4. Spadafora M, Megna A, Lippolis N, et al. Dermoscopy and reflectance confocal microscopy of solitary flat pink lesions: A new combined score to diagnose amelanotic melanoma. J Eur Acad Dermatol Venereol. April 4, 2024. doi:10.1111/jdv.19991
  5. Mattia A, Thompson A, Lee SK, Hong HG, Green WH, Cognetta Jr. AB. Superficial x-ray in the treatment of non-aggressive basal and squamous cell carcinoma in the elderly: A 22-year retrospective analysis. J Am Acad Dermatol (2024), https://doi.org/10.1016/j.jaad.2024.01.010
  6. Rezaei SJ, Eid E, Tang JY, Kurian AW, Kwong BY, Linos E. Incidence of nonkeratinocyte skin cancer after breast cancer radiation therapy. JAMA Netw Open. 2024;7(3):e241632. doi:10.1001/jamanetworkopen.2024.1632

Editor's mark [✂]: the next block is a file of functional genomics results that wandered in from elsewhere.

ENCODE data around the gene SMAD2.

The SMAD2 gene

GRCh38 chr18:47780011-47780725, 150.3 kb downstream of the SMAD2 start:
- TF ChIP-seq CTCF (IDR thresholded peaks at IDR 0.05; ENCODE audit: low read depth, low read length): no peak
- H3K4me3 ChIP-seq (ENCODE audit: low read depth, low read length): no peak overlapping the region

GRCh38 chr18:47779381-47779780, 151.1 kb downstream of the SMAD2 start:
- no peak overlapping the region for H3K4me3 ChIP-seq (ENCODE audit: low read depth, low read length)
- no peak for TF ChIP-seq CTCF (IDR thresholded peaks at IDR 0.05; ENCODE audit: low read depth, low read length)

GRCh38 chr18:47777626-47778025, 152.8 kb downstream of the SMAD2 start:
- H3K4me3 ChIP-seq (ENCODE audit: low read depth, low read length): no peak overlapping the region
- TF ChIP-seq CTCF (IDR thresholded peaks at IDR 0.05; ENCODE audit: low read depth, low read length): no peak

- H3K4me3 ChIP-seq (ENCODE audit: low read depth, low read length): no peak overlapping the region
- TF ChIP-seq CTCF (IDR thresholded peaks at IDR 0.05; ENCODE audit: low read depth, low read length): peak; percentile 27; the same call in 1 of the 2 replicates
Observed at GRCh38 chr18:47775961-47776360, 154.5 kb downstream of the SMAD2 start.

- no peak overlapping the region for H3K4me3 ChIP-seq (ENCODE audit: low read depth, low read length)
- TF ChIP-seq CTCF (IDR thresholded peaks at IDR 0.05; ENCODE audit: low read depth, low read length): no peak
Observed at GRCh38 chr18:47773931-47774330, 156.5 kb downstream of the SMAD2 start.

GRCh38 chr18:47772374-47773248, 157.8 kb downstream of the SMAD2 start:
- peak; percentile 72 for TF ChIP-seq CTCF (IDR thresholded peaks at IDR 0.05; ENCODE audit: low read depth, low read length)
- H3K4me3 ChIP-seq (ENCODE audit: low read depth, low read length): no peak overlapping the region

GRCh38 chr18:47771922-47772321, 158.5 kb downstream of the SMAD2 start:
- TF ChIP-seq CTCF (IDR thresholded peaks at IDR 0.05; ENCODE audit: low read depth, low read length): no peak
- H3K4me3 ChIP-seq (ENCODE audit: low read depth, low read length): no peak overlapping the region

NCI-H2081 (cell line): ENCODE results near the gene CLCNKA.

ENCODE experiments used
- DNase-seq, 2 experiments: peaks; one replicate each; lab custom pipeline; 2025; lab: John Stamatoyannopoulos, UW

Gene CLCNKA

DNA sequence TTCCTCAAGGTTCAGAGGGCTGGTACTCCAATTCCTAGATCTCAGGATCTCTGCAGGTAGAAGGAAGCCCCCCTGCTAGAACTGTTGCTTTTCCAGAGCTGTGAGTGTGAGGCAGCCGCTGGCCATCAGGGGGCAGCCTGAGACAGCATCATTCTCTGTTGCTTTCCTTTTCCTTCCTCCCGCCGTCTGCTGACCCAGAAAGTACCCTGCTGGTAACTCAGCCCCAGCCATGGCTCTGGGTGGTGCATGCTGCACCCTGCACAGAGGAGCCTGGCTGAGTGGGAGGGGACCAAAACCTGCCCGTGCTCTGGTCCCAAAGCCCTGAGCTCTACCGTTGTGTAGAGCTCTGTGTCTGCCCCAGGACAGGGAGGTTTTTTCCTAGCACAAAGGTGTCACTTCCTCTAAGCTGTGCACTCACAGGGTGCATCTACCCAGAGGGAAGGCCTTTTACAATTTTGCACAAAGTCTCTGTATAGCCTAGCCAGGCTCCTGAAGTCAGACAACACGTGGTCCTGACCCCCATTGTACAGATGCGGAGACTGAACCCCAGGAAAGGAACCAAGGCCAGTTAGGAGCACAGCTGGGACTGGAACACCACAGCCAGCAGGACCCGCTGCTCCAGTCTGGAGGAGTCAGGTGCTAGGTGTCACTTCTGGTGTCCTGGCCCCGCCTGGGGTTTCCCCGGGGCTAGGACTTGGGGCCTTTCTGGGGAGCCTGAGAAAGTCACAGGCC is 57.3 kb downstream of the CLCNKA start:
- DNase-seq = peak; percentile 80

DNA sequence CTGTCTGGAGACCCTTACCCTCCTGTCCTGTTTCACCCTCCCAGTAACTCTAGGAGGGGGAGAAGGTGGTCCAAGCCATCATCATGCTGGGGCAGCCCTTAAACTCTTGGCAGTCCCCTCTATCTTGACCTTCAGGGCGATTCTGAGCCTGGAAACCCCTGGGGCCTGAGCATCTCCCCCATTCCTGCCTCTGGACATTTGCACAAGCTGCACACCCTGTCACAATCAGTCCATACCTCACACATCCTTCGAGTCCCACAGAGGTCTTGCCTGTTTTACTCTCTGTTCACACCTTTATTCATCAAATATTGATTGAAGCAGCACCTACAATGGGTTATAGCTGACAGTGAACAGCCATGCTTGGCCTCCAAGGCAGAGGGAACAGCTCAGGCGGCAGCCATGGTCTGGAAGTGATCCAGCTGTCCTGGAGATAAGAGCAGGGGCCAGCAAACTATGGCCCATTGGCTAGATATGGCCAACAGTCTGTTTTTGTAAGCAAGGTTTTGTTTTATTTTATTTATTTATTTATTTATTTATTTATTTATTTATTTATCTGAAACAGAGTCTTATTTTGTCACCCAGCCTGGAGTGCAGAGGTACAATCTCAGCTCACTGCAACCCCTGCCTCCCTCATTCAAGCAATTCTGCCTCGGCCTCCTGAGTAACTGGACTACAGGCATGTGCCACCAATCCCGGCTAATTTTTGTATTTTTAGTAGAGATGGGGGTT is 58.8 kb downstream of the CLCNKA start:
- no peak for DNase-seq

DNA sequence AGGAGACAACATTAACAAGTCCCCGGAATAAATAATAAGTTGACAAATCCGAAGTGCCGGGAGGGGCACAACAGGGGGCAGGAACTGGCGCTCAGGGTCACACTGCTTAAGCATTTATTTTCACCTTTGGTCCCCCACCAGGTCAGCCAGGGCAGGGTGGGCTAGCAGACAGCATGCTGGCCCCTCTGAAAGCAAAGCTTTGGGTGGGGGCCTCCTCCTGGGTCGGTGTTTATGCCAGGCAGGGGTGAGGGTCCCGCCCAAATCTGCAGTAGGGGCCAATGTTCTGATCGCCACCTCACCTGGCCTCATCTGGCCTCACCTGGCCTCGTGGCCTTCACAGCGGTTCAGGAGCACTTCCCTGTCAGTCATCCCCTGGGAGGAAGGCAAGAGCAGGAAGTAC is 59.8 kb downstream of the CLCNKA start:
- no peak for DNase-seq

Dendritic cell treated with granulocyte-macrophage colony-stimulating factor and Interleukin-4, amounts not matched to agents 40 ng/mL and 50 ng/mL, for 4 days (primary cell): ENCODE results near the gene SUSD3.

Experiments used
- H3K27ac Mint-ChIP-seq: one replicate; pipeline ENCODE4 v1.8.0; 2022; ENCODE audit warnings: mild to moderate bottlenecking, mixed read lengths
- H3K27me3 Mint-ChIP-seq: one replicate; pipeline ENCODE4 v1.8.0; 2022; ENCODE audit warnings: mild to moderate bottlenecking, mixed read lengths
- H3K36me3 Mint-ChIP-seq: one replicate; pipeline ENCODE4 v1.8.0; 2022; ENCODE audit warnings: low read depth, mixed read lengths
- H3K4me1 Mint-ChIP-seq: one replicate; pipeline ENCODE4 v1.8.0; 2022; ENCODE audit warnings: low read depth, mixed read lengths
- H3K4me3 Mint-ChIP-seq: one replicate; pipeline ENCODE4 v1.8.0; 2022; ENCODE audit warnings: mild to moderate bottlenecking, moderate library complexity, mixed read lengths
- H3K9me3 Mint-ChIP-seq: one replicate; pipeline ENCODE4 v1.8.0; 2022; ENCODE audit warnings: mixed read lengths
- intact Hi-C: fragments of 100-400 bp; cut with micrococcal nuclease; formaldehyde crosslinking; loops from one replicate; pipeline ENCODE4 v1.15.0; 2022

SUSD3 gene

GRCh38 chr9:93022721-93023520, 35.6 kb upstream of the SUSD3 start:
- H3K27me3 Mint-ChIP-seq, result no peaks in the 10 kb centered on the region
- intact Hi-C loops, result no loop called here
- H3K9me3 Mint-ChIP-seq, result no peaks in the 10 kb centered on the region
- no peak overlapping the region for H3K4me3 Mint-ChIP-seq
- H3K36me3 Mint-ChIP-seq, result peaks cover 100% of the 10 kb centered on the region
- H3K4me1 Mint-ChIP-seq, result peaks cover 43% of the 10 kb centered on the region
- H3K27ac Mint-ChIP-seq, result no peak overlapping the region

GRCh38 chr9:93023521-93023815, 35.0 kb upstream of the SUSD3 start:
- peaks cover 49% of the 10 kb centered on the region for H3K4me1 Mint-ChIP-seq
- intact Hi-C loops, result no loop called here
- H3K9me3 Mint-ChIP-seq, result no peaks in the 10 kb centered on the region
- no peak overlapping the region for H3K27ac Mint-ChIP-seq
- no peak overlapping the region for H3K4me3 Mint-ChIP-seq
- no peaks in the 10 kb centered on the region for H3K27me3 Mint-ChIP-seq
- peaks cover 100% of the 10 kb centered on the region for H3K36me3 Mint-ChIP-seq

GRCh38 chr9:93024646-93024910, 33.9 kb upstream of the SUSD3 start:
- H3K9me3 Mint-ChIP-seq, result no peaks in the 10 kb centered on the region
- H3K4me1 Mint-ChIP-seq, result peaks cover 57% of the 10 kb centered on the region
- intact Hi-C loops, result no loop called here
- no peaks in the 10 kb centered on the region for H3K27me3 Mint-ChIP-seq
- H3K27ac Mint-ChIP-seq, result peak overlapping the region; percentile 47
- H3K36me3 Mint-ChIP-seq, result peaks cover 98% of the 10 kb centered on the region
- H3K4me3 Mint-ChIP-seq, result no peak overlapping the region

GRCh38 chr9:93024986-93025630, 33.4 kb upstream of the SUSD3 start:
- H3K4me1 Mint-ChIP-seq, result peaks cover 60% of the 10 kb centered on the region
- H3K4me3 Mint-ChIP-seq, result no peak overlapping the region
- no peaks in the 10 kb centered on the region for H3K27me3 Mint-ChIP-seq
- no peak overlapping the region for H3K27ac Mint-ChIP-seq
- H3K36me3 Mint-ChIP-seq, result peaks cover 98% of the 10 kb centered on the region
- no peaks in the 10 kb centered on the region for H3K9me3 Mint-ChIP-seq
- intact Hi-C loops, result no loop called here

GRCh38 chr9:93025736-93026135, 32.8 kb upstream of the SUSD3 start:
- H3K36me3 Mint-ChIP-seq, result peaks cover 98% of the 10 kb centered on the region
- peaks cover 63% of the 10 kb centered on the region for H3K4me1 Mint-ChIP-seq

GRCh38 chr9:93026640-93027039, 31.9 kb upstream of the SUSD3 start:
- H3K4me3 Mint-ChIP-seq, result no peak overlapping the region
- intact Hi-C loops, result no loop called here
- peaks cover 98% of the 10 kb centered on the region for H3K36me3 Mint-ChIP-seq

7. Chanda T, Hauser K, Hobelsberger S, et al. Dermatologist-like explainable AI enhances trust and confidence in diagnosing melanoma. Nat Commun. 2024;15(1):524. January 15, 2024. doi:10.1038/s41467-023-43095-4
  8. Junga A, Schmidle P, Pielage L, et al. New horizons in dermatological education: Skin cancer screening with virtual reality. J Eur Acad Dermatol Venereol. March 18, 2024. doi:10.1111/jdv.19960